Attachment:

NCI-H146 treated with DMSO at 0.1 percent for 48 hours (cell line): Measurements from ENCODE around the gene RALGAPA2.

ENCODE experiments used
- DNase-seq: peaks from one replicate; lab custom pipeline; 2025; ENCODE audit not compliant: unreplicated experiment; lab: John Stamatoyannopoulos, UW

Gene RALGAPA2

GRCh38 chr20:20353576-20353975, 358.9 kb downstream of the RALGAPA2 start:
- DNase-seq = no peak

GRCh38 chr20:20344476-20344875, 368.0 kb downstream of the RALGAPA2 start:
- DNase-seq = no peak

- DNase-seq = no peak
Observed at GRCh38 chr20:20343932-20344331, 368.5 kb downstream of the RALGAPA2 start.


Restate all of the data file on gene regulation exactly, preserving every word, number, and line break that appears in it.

NCI-H146 treated with DMSO at 0.1 percent for 48 hours (cell line): Measurements from ENCODE around the gene RALGAPA2.

ENCODE experiments used
- DNase-seq: peaks from one replicate; lab custom pipeline; 2025; ENCODE audit not compliant: unreplicated experiment; lab: John Stamatoyannopoulos, UW

Gene RALGAPA2

GRCh38 chr20:20353576-20353975, 358.9 kb downstream of the RALGAPA2 start:
- DNase-seq = no peak

GRCh38 chr20:20344476-20344875, 368.0 kb downstream of the RALGAPA2 start:
- DNase-seq = no peak

- DNase-seq = no peak
Observed at GRCh38 chr20:20343932-20344331, 368.5 kb downstream of the RALGAPA2 start.